In support of her claim that she had no plain, speedy and adequate remedy at law other than certiorari, petitioner alleged that because of a severe physical disability, she is unable to work enough to fully support her son Ned; that respondent is capable and actually earning substantial sums; that because of Ned's mental retardation he requires close custodial support; that the delay resulting from an appeal or a new lawsuit in Indiana for support payments will result in petitioner's inability to provide a suitable home and necessary care for Ned; and that a speedy and inexpensive conclusion of the matter can be had in Arizona.

Initially the question for us to decide is whether the extraordinary writ of certiorari will lie to review the decision of the lower court that it lacks jurisdiction to hear the matter.

A.R.S. § 12-2001 provides:

"The writ of certiorari may be granted by the supreme and superior courts or by any judge thereof, in all cases when an inferior tribunal, board or officer, exercising judicial functions, has exceeded its jurisdiction and there is no appeal, nor, in the judgment of the court, a plain, speedy and adequate remedy."

*242 This Court has not infrequently restated the rule expressed by the statute that a writ of certiorari may be employed when an inferior tribunal has exceeded its jurisdiction and there is no appeal, nor a plain, speedy and adequate remedy available. State ex rel. Ronan v. Superior Court, 95 Ariz. 319, 390 P.2d 109 (1964); State ex rel. Mahoney v. Stevens, 79 Ariz. 298, 288 P.2d 1077 (1955); Commercial Life Ins. Co. v. Wright, 64 Ariz. 129, 166 P.2d 943 (1946).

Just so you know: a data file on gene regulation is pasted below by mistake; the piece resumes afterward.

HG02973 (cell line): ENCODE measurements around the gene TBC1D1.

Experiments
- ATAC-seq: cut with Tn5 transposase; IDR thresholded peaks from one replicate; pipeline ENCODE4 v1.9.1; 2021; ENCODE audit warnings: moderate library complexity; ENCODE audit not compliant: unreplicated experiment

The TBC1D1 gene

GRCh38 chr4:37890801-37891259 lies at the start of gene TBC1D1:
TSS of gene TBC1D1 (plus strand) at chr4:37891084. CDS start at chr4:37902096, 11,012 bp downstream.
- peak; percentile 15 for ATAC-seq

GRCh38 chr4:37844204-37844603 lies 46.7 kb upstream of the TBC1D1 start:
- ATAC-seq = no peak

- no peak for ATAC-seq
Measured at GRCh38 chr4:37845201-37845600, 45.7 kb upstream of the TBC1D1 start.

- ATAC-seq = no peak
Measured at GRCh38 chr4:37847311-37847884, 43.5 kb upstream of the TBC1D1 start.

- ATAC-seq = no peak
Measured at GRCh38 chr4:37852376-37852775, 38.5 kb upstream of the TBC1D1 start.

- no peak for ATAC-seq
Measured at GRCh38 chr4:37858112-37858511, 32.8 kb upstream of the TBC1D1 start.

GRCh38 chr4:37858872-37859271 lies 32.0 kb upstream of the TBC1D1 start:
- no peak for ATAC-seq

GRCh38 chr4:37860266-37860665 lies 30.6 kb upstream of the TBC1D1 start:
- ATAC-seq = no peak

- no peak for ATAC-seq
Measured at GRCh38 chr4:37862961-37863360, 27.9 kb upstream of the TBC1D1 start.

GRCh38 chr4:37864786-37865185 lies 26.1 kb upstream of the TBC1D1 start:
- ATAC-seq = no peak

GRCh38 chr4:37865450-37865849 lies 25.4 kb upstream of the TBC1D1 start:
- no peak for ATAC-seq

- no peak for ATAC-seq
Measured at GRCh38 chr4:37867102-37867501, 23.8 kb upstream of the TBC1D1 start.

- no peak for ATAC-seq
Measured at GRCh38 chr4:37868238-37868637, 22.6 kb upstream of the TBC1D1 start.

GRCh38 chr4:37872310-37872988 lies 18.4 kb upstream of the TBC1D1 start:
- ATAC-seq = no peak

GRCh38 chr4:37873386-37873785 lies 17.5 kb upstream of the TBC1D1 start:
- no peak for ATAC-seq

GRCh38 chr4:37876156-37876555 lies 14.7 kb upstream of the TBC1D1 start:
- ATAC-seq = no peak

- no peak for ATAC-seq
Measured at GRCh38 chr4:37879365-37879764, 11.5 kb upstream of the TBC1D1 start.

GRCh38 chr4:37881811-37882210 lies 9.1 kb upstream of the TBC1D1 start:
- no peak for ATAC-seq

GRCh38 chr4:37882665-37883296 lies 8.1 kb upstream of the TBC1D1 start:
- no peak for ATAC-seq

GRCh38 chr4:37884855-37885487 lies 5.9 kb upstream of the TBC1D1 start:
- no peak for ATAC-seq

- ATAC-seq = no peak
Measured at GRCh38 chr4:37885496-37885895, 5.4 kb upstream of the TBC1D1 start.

Traditionally, it was the practice of this Court to issue certiorari only to test jurisdiction and not to determine whether it was erroneously exercised. Ward v. Stevens, 86 Ariz. 222, 344 P.2d 491 (1959); Hazard v. Superior Court, 82 Ariz. 211, 310 P.2d 830 (1957); State ex rel. Andrews v. Superior Court, 39 Ariz. 242, 5 P.2d 192 (1931). More recent cases, however, reflect a more liberal approach to the issuance of extraordinary writs, with our primary concern to see that essential justice is done in the individual case.

Guidelines which will be followed were set out in the case of Caruso v. Superior Court, 100 Ariz. 167, 412 P.2d 463 (1966). Although it involved a writ of prohibition issued by this Court, the principles espoused are likewise applicable to its twin writ of certiorari. We said:

"A writ of prohibition is appropriate if the other remedies are not equally plain, speedy and adequate. Of course, there is expense and delay in being put to a trial and then an appeal. But these facts alone will not justify issuing the writ." (Emphasis supplied.) 100 Ariz. at 171, 412 P.2d at 466.

And, again: